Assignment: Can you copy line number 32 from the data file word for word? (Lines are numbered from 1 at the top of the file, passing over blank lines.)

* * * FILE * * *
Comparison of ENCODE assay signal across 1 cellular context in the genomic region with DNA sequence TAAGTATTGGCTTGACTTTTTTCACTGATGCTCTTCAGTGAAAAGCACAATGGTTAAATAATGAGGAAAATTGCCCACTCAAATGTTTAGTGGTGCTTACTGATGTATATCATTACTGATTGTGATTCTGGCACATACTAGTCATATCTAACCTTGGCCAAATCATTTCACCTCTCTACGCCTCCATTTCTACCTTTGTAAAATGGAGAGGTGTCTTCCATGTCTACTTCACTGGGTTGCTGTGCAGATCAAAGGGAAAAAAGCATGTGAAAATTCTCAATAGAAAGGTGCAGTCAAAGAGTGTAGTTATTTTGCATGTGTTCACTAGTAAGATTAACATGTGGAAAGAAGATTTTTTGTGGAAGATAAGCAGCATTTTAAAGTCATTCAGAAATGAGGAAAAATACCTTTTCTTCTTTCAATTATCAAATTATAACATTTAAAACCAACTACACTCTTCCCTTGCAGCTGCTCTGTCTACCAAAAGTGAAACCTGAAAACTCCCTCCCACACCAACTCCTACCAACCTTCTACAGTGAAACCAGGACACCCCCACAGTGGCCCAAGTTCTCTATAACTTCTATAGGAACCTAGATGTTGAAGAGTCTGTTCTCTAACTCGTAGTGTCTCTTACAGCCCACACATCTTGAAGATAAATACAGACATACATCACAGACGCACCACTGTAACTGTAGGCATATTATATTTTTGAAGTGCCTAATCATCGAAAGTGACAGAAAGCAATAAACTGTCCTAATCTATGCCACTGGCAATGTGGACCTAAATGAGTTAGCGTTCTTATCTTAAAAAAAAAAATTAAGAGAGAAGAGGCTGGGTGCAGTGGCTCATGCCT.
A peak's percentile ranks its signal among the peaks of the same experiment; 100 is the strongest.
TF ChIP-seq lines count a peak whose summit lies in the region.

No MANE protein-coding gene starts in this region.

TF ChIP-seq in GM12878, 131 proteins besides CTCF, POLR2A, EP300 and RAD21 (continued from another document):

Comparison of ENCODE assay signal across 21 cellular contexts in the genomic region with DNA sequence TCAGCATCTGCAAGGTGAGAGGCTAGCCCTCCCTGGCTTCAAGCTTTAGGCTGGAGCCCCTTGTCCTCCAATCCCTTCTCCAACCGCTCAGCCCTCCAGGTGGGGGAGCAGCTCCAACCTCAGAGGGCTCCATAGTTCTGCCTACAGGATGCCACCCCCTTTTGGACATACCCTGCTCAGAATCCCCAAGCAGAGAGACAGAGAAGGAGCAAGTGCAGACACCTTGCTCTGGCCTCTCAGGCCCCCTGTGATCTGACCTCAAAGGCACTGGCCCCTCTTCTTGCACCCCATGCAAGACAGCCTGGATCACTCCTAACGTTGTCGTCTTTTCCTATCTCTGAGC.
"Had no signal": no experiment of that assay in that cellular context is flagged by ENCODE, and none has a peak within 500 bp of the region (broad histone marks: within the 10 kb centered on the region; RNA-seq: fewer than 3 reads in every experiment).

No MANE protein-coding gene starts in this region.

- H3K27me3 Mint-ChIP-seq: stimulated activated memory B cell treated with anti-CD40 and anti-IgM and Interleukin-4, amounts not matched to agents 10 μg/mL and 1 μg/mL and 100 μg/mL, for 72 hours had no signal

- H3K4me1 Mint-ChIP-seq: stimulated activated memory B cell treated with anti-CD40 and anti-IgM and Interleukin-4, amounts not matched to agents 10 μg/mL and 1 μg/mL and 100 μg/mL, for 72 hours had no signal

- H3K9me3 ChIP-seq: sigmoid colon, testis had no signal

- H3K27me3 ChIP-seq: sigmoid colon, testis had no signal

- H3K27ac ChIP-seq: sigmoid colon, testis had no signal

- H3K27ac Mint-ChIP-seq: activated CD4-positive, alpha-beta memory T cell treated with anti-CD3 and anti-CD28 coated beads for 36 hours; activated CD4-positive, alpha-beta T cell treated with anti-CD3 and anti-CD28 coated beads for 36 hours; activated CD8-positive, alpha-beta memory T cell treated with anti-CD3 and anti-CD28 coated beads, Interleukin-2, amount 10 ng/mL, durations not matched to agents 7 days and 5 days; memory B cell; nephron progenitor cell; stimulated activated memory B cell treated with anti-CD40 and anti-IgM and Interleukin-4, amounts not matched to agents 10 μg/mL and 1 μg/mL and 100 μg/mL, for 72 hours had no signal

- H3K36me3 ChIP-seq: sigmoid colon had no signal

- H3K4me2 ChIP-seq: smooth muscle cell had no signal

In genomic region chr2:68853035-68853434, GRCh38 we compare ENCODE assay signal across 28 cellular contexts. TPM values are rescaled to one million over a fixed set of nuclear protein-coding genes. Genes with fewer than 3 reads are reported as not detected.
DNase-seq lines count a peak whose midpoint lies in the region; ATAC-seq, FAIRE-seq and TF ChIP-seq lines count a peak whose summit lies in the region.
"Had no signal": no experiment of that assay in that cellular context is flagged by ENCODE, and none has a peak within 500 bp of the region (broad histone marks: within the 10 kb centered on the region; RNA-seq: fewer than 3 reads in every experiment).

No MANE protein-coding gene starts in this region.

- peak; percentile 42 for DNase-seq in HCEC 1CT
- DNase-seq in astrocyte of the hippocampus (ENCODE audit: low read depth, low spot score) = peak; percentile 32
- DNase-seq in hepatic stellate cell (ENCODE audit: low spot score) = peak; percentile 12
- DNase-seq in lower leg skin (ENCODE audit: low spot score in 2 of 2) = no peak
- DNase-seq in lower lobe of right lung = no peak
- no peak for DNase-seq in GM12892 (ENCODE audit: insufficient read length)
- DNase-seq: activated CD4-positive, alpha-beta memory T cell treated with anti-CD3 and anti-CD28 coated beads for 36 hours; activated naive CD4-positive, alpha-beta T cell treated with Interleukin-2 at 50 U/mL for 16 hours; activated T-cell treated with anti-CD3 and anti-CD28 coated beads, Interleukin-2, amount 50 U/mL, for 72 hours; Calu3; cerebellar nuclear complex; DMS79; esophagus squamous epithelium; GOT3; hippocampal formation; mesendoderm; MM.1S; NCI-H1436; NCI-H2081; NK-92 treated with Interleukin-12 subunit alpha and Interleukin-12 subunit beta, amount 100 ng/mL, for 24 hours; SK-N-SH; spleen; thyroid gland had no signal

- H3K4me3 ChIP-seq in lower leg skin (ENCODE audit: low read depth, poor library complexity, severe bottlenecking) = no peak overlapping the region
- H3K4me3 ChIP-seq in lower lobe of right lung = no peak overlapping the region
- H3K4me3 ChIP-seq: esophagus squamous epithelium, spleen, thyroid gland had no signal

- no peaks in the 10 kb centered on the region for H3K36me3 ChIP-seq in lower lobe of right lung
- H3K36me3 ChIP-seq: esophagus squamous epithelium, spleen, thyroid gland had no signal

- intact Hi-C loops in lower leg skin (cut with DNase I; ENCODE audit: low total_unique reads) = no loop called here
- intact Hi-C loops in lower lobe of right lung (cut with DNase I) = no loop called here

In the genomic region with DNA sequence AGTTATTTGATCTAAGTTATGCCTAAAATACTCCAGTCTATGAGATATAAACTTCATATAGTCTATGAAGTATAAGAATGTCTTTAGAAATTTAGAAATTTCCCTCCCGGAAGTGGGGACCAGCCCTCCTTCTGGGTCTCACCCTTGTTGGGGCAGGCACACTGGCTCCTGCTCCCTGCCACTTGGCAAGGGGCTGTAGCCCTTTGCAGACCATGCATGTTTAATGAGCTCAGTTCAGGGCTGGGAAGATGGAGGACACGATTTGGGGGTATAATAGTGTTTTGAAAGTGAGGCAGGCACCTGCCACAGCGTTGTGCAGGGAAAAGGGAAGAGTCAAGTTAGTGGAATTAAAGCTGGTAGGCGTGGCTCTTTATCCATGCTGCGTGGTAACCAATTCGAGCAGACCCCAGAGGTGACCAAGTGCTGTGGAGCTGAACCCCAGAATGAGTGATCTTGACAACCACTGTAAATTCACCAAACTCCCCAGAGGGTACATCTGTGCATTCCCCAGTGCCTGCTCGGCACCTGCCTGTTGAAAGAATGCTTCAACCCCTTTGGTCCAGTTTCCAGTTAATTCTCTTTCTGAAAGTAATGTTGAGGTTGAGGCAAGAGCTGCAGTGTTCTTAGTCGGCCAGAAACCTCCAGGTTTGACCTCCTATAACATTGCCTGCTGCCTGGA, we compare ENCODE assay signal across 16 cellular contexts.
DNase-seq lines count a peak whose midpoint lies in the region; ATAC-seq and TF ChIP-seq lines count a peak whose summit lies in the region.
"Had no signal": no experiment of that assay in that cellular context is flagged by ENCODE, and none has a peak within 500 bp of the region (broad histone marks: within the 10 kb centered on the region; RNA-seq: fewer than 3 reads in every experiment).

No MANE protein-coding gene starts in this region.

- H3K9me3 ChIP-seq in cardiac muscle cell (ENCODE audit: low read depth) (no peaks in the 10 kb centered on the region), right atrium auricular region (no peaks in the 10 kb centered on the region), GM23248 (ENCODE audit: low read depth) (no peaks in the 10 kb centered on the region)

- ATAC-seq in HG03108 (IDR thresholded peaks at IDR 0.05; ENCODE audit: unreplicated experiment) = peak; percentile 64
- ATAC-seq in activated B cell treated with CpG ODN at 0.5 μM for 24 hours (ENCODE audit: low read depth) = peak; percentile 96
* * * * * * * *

- H3K36me3 ChIP-seq: esophagus squamous epithelium, spleen, thyroid gland had no signal